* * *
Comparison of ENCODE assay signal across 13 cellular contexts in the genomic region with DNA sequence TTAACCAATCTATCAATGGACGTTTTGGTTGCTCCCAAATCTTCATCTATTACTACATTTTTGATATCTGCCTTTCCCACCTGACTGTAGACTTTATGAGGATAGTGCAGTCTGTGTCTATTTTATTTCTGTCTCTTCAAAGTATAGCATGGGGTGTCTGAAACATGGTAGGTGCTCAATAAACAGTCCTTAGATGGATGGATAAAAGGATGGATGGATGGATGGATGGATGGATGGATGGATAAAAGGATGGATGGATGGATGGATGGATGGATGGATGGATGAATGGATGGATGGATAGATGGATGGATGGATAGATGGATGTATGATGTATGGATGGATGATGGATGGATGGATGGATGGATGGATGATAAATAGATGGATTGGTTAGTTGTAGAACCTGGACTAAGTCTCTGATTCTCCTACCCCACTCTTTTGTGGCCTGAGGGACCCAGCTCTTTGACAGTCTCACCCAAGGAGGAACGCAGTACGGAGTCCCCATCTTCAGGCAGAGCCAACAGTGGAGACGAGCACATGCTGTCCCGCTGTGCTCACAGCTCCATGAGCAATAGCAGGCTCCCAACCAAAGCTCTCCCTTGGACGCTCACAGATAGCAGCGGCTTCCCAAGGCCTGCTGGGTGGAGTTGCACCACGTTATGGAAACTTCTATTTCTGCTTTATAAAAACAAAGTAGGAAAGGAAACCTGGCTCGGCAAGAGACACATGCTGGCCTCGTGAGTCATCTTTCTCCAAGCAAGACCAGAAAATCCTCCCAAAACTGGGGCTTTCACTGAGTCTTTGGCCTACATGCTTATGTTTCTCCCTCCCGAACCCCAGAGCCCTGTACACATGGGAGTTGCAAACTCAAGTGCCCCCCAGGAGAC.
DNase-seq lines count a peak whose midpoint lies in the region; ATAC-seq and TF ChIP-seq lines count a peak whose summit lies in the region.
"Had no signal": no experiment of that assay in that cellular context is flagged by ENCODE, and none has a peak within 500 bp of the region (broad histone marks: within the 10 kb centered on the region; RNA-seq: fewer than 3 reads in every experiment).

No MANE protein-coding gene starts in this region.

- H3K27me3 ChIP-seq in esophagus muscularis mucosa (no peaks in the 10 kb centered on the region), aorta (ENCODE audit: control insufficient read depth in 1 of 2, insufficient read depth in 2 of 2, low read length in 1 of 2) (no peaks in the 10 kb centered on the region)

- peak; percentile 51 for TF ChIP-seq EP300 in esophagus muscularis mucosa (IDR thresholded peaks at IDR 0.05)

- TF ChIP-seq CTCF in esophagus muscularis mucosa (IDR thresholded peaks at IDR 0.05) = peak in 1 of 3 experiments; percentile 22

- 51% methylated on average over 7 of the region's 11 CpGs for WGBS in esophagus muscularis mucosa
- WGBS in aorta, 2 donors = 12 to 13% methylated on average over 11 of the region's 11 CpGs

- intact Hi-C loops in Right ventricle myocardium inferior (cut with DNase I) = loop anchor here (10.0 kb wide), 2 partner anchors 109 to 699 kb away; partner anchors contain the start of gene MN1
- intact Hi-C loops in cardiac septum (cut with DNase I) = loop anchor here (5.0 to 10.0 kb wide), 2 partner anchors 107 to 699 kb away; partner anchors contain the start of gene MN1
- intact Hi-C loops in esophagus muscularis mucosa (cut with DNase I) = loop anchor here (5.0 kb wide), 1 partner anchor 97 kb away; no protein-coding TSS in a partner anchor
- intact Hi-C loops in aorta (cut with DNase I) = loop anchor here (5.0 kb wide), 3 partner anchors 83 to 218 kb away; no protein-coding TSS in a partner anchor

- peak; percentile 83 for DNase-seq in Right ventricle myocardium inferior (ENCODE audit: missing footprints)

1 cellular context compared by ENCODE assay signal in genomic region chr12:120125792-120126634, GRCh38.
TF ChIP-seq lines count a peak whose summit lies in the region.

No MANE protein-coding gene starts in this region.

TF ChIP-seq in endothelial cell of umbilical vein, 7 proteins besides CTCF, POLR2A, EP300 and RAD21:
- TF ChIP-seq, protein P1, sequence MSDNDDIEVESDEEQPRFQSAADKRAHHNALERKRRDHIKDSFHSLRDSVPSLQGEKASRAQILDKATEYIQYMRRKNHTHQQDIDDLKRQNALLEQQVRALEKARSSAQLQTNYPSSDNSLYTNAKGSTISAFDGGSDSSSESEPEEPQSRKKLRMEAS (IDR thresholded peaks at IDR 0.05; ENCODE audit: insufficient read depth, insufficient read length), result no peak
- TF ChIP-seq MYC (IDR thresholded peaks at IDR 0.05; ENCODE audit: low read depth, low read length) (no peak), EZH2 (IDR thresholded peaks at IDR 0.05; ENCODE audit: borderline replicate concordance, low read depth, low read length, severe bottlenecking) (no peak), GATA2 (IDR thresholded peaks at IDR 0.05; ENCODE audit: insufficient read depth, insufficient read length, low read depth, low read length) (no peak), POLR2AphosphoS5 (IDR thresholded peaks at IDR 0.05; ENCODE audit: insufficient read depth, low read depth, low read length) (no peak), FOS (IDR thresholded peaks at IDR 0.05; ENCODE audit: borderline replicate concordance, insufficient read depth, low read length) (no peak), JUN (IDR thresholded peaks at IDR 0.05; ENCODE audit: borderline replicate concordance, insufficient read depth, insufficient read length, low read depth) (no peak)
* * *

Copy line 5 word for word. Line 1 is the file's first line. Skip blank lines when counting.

- H3K27me3 ChIP-seq in esophagus muscularis mucosa (no peaks in the 10 kb centered on the region), aorta (ENCODE audit: control insufficient read depth in 1 of 2, insufficient read depth in 2 of 2, low read length in 1 of 2) (no peaks in the 10 kb centered on the region)